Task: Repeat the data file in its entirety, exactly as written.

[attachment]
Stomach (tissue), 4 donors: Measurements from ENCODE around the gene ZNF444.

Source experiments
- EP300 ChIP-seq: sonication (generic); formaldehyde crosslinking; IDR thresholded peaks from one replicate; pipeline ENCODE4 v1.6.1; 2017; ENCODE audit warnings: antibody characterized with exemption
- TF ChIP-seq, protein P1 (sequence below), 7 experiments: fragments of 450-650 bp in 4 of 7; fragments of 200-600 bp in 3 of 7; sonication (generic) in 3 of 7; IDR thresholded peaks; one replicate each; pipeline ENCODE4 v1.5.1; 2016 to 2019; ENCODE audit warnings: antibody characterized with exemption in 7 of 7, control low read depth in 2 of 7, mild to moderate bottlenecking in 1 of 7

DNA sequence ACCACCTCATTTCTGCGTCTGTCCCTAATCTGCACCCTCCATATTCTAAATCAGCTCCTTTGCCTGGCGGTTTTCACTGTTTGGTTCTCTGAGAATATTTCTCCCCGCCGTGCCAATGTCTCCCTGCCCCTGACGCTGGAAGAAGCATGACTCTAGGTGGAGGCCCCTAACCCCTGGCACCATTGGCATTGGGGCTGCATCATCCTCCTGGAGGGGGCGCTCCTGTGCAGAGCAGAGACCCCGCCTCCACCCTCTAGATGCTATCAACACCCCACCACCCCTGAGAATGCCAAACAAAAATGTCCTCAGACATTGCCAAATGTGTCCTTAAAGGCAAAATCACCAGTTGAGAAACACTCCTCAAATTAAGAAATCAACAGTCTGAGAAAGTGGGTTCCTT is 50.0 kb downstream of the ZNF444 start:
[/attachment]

Stomach (tissue), 4 donors: Measurements from ENCODE around the gene ZNF444.

Source experiments
- EP300 ChIP-seq: sonication (generic); formaldehyde crosslinking; IDR thresholded peaks from one replicate; pipeline ENCODE4 v1.6.1; 2017; ENCODE audit warnings: antibody characterized with exemption
- TF ChIP-seq, protein P1 (sequence below), 7 experiments: fragments of 450-650 bp in 4 of 7; fragments of 200-600 bp in 3 of 7; sonication (generic) in 3 of 7; IDR thresholded peaks; one replicate each; pipeline ENCODE4 v1.5.1; 2016 to 2019; ENCODE audit warnings: antibody characterized with exemption in 7 of 7, control low read depth in 2 of 7, mild to moderate bottlenecking in 1 of 7

DNA sequence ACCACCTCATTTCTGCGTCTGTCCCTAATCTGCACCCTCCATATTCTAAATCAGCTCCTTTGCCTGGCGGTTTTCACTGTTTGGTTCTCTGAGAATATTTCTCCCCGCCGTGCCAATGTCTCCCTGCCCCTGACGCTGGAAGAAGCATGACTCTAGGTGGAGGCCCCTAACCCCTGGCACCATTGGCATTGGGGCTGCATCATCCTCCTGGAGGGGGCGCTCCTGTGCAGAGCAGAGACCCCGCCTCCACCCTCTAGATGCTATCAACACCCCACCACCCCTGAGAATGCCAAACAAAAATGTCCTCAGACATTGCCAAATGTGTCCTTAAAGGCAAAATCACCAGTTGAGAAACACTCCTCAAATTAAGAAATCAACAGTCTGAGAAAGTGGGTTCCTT is 50.0 kb downstream of the ZNF444 start: